As wealth inequality skyrockets and trade union power declines, the living wage movement has become ever more urgent for public policymakers, academics, and – most importantly – those workers whose wages hover close to the breadline. A real living wage in any part of the world is rarely its minimum wage: it is the minimum income needed to cover living costs and participate fully in society. Most governments’ minimum wages are still falling short, meaning millions of workers struggle to cover their living costs.
This book brings new, vital insights to the conversation from a carefully selected group of contributors at the forefront of this field. By juxtaposing advances across sectors and countries, and encompassing many different approaches and indeed definitions of the living wage, Dobbins and Prowse offer a rich tapestry of approaches that may inform public policy.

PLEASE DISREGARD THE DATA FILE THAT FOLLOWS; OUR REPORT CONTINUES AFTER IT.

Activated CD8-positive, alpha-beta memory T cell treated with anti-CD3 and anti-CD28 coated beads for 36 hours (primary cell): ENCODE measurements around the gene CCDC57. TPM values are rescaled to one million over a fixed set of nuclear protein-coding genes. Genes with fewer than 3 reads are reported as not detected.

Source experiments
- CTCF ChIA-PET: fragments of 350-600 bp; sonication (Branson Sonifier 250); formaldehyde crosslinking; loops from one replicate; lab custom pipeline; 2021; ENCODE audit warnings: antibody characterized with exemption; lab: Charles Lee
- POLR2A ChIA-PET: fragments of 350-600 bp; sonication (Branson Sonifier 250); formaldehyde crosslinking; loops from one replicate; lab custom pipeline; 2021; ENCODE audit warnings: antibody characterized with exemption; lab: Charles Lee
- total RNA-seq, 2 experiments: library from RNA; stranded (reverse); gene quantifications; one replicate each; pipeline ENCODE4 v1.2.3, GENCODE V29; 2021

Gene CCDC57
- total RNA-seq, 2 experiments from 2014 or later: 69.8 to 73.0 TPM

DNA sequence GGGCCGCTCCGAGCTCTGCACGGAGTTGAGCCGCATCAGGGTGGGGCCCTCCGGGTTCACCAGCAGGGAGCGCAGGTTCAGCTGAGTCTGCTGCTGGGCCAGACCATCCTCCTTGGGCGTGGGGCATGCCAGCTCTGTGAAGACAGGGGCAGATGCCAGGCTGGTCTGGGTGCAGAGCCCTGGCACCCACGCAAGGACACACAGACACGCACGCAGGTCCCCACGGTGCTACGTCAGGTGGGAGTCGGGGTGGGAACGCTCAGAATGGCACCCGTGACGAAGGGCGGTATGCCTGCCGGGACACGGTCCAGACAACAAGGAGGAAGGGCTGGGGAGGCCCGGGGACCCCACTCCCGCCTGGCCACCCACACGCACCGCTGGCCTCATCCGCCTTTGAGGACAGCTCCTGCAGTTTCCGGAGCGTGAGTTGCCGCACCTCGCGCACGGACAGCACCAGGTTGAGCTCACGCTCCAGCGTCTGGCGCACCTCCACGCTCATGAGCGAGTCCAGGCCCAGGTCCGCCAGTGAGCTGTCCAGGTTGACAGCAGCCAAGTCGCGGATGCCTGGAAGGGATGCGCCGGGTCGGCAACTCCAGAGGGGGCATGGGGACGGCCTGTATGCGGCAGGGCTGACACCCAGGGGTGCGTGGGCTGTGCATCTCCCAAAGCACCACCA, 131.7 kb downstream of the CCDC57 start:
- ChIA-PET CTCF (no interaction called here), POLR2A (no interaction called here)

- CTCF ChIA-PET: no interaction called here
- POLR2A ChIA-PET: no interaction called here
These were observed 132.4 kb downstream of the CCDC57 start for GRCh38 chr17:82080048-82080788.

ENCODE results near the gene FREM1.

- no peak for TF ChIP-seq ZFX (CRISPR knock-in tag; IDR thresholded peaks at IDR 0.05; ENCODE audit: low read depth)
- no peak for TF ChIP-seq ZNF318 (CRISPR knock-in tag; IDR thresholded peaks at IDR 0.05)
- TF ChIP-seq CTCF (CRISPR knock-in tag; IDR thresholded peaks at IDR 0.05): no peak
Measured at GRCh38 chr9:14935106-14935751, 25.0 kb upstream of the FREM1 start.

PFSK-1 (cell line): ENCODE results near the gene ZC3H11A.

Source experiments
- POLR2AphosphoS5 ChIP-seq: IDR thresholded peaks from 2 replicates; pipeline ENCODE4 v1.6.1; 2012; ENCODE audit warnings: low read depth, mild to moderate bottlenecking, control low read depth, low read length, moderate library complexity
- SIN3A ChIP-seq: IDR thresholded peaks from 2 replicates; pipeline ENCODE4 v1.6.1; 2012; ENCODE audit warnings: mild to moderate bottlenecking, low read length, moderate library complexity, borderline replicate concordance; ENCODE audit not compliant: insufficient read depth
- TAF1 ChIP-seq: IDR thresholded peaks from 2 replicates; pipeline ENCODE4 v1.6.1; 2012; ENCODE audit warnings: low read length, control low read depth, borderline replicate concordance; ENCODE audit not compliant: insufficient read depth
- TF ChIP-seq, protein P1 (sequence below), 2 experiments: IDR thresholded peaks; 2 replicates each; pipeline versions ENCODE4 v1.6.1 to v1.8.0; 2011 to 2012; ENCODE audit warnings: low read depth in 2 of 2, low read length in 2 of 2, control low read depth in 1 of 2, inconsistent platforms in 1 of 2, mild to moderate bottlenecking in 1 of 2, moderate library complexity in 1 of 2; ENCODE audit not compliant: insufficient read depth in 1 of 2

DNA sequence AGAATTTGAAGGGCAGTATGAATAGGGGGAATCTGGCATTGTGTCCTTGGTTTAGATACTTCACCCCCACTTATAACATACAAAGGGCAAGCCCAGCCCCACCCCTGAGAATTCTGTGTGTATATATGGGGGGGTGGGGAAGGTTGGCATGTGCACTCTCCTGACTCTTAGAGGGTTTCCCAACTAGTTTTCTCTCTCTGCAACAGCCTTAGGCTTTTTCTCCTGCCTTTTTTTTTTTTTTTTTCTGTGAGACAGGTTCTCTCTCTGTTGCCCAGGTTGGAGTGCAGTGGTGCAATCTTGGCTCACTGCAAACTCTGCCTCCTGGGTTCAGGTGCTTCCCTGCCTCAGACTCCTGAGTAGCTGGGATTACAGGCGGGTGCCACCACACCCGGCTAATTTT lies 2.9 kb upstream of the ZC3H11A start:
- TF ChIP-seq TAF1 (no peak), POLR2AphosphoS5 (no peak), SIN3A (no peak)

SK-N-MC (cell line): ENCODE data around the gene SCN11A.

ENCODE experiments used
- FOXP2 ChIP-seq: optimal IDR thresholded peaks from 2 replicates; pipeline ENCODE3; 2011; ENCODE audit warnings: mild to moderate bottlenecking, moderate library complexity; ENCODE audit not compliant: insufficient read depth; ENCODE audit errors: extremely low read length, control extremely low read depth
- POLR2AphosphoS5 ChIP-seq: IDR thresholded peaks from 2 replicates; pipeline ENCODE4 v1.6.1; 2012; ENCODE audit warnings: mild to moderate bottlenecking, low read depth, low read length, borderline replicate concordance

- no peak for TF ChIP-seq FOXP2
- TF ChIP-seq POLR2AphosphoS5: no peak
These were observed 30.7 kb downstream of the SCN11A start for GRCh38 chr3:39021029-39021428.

By including the experiences and voices of those workers earning at, or near, the living wage alongside the opinions of leading experts in this field, this book is a pioneering contribution for public policymakers as well as students and academics of work and employment relations, public policy, organizational studies, social economics, and politics.
Tony Dobbins and Peter Prowse